The Covid-19 pandemic has been a disaster for children. But calls to extend the school year are not the answer. Obviously, teacher unions will object if their members are instructed to work more days and longer hours in the summer without a pay deal to compensate. However, if their protests have scuppered those plans so quickly, the government needs a better strategy. Besides, children need a new approach now, not later.
Schools in January are usually full of life, but not this year. At the start of my day, I walk alone down silent corridors to an empty classroom. There are no children lined up outside; the bustle of school life is gone and the only voice I hear is my own.
The future became more uncertain for hundreds of thousands of youngsters this week when Gavin Williamson cancelled their GCSE exams. But pupils at some of Britain’s top public schools were affected less than their contemporaries in state maintained schools.
On Sunday morning, Boris Johnson told us that schools were safe but, tellingly, did not rule out further closures. By Monday evening he had shut every school in England to most pupils. By then, of course, many primary schools had opened for just one day. Children mingled – as they do – and went home not to return. But after those bubbles were mixed, fewer grandparents may be willing to look after them.
Teachers and education support personnel must be prioritised in the roll-out of the vaccine.
England might be coming out of lockdown – some of it at least – but there is little cheer for students. This week’s government mandated ‘student travel window‘ will extinguish any vestiges of face-to-face teaching to allow students to Zoom out the term from parental homes. My son Barney is among the class of 2020, the group of students forking out high fees to be cooped up in their overpriced university accommodation, seeing few people apart from the flat mates they have been billeted with.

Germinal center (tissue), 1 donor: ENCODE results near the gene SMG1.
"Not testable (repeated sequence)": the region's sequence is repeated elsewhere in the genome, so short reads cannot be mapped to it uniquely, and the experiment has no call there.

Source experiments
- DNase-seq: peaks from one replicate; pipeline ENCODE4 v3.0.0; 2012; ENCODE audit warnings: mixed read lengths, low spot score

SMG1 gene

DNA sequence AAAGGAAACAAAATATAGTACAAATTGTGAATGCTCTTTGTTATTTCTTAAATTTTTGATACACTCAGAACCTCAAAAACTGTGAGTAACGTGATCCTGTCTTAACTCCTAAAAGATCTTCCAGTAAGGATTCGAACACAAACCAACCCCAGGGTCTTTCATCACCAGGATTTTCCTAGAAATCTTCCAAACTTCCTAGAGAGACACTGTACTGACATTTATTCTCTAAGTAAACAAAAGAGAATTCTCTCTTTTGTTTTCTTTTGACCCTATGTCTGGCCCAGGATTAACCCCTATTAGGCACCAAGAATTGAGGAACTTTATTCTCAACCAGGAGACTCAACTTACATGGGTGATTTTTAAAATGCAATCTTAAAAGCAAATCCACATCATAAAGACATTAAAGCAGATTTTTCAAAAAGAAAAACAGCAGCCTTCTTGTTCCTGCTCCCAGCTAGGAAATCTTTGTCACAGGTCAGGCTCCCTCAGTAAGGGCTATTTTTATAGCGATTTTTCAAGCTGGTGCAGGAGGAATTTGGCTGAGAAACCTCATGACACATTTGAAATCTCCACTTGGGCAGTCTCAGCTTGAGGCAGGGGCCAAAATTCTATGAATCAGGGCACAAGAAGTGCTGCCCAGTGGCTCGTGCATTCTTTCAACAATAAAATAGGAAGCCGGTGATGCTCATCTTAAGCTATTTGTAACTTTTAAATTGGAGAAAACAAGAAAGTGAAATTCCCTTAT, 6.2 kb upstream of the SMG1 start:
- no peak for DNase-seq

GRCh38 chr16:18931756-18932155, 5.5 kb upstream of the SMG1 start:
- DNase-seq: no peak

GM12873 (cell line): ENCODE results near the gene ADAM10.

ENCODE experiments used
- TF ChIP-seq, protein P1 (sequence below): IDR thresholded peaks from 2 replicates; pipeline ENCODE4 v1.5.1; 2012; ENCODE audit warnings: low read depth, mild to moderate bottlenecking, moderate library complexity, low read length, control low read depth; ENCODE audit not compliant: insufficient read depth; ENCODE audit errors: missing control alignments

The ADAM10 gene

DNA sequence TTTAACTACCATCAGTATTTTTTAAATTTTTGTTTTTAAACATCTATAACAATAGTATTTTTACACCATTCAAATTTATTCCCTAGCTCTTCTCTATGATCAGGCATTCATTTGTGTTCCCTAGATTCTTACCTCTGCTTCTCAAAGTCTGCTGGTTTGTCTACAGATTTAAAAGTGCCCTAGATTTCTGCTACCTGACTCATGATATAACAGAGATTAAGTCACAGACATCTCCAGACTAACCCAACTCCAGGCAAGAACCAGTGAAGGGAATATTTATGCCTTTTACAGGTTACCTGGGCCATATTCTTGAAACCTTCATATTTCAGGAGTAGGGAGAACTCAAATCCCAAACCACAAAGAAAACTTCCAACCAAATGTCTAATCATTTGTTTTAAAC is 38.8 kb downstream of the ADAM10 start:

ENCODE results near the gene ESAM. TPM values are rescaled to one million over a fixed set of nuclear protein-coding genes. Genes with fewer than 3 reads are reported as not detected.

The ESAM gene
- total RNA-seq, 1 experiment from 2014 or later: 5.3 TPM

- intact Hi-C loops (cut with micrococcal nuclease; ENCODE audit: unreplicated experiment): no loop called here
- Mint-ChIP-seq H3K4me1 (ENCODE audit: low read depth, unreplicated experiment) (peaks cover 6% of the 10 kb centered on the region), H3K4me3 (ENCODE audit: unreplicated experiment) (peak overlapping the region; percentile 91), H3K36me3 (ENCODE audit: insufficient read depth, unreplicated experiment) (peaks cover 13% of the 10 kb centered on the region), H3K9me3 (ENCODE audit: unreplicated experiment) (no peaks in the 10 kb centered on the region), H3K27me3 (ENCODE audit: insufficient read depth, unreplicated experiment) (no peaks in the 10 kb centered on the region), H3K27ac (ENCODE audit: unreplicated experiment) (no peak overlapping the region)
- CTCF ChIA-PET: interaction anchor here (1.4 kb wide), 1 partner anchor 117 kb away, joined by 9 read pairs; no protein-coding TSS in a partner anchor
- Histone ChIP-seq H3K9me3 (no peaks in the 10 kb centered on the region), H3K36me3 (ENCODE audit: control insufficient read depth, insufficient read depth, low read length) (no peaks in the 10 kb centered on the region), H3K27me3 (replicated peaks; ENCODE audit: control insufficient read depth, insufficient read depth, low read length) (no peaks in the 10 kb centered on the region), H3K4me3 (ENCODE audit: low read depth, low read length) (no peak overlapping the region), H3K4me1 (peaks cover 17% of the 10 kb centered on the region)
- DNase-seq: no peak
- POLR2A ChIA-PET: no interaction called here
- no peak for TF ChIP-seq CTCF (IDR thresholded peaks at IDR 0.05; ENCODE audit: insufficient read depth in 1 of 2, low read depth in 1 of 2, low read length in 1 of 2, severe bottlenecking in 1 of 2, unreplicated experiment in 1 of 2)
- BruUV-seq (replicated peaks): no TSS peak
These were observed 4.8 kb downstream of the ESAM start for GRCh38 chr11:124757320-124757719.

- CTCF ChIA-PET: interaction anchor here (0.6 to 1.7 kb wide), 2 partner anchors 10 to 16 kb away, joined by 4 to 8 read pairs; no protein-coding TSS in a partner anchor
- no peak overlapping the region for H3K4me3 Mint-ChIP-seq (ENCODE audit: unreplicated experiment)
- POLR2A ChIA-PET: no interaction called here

The decision to cancel next summer’s GCSE and A-Level exams in Wales has left teachers and pupils in uncharted waters. After Scotland scrapped its GCSE-equivalent National 5 exams in 2021 – opting for teacher assessments and coursework instead – England is under pressure to follow suit. But education secretary Gavin Williamson must stick to his guns and ensure that next year’s exams do go ahead.
Freshers across the country are being subjected to a psychological experiment that would never have been imagined, let alone sanctioned, before Covid-19 plunged the world into restrictive measures. Whether they will do any more than flatten curves or delay peaks is still not known but, either way, we are risking a mental health catastrophe among our young people.
‘My water bottle has leaked in my bag!’ The 11-year-old girl was distraught. It was her first week at secondary school. Her neatly titled exercise books – hitherto in pristine condition – were dripping wet; was she in trouble? What would become of her?
That happened in my wife’s class. She is also a teacher and has seen most things in her career. Flooded bags are a regular mishap. Usually, upset children are easily calmed when their teacher takes charge to put things right. But September 2020 has been a very different experience in schools. Socially distanced from the class, Stephanie was unable to offer any more than verbal instructions to her young pupil. Twenty minutes later the poor girl was still wiping out her bag.
The latest U-turn – this time on face masks in schools – comes less than a week before hundreds of thousands of teachers, including myself, return to the classroom. But is the announcement that secondary school pupils may have to wear masks as they make their way around schools really a smart idea? I’m not convinced.